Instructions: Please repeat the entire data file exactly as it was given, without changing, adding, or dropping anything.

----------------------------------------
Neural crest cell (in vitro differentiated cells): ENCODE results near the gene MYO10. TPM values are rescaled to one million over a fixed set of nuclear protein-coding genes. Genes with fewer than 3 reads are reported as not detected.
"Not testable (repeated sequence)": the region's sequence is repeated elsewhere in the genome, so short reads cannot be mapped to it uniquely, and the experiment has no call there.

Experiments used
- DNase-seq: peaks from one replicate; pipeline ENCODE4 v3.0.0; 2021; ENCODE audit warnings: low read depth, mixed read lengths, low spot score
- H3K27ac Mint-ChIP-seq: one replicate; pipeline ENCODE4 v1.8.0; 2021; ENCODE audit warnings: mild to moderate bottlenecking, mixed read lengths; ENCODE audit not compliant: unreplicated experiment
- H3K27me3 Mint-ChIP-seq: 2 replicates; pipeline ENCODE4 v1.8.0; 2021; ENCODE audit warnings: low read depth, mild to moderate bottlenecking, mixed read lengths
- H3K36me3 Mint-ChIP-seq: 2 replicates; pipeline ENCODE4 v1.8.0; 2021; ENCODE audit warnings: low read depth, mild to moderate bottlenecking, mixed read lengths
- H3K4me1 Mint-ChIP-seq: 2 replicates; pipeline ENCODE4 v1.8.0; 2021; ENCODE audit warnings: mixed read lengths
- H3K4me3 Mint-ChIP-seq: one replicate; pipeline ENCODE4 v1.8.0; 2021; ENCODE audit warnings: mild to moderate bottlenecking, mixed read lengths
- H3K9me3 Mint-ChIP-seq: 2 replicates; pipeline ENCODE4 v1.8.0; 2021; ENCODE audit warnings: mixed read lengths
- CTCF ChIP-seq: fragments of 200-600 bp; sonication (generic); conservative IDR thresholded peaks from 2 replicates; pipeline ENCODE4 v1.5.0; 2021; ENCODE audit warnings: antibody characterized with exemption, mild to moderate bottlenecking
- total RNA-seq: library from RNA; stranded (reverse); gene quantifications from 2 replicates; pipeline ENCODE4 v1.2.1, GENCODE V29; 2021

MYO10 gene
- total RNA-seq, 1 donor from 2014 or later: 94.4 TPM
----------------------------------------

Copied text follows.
Neural crest cell (in vitro differentiated cells): ENCODE results near the gene MYO10. TPM values are rescaled to one million over a fixed set of nuclear protein-coding genes. Genes with fewer than 3 reads are reported as not detected.
"Not testable (repeated sequence)": the region's sequence is repeated elsewhere in the genome, so short reads cannot be mapped to it uniquely, and the experiment has no call there.

Experiments used
- DNase-seq: peaks from one replicate; pipeline ENCODE4 v3.0.0; 2021; ENCODE audit warnings: low read depth, mixed read lengths, low spot score
- H3K27ac Mint-ChIP-seq: one replicate; pipeline ENCODE4 v1.8.0; 2021; ENCODE audit warnings: mild to moderate bottlenecking, mixed read lengths; ENCODE audit not compliant: unreplicated experiment
- H3K27me3 Mint-ChIP-seq: 2 replicates; pipeline ENCODE4 v1.8.0; 2021; ENCODE audit warnings: low read depth, mild to moderate bottlenecking, mixed read lengths
- H3K36me3 Mint-ChIP-seq: 2 replicates; pipeline ENCODE4 v1.8.0; 2021; ENCODE audit warnings: low read depth, mild to moderate bottlenecking, mixed read lengths
- H3K4me1 Mint-ChIP-seq: 2 replicates; pipeline ENCODE4 v1.8.0; 2021; ENCODE audit warnings: mixed read lengths
- H3K4me3 Mint-ChIP-seq: one replicate; pipeline ENCODE4 v1.8.0; 2021; ENCODE audit warnings: mild to moderate bottlenecking, mixed read lengths
- H3K9me3 Mint-ChIP-seq: 2 replicates; pipeline ENCODE4 v1.8.0; 2021; ENCODE audit warnings: mixed read lengths
- CTCF ChIP-seq: fragments of 200-600 bp; sonication (generic); conservative IDR thresholded peaks from 2 replicates; pipeline ENCODE4 v1.5.0; 2021; ENCODE audit warnings: antibody characterized with exemption, mild to moderate bottlenecking
- total RNA-seq: library from RNA; stranded (reverse); gene quantifications from 2 replicates; pipeline ENCODE4 v1.2.1, GENCODE V29; 2021

MYO10 gene
- total RNA-seq, 1 donor from 2014 or later: 94.4 TPM